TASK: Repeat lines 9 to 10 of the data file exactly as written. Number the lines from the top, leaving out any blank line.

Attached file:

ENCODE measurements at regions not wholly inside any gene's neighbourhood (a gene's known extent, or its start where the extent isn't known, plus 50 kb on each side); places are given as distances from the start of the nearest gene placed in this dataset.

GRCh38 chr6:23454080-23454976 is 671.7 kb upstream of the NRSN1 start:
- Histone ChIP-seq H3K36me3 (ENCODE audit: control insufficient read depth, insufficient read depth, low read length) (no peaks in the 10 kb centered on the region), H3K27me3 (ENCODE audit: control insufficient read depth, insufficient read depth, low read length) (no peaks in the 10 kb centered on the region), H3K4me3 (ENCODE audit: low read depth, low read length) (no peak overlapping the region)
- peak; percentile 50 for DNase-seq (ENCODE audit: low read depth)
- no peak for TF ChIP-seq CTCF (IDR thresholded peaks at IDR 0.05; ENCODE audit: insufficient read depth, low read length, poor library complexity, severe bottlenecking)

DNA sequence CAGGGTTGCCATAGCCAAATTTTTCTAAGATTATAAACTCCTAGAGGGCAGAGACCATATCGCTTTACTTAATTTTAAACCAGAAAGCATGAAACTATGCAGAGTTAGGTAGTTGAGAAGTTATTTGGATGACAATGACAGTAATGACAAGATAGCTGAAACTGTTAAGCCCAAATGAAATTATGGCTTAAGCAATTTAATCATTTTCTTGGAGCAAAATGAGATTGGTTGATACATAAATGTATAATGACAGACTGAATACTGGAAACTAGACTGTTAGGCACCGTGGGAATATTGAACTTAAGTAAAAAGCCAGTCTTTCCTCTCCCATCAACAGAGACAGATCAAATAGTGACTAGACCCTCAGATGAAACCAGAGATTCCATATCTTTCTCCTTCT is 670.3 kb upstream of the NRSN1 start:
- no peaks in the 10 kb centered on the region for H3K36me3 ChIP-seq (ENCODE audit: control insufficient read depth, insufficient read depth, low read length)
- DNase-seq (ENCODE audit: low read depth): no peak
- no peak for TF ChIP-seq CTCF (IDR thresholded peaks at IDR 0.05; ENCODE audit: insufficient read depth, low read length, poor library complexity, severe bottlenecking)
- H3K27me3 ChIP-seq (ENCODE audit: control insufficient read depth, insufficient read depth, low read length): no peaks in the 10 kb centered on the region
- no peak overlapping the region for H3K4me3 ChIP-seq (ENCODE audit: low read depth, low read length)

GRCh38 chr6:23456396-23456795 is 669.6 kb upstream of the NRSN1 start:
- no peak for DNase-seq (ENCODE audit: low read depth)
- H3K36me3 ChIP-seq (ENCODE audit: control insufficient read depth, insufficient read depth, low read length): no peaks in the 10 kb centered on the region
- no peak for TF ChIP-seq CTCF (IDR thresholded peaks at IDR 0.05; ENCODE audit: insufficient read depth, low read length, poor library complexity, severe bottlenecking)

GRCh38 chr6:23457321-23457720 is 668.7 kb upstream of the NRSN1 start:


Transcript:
- no peak for TF ChIP-seq CTCF (IDR thresholded peaks at IDR 0.05; ENCODE audit: insufficient read depth, low read length, poor library complexity, severe bottlenecking)
- H3K27me3 ChIP-seq (ENCODE audit: control insufficient read depth, insufficient read depth, low read length): no peaks in the 10 kb centered on the region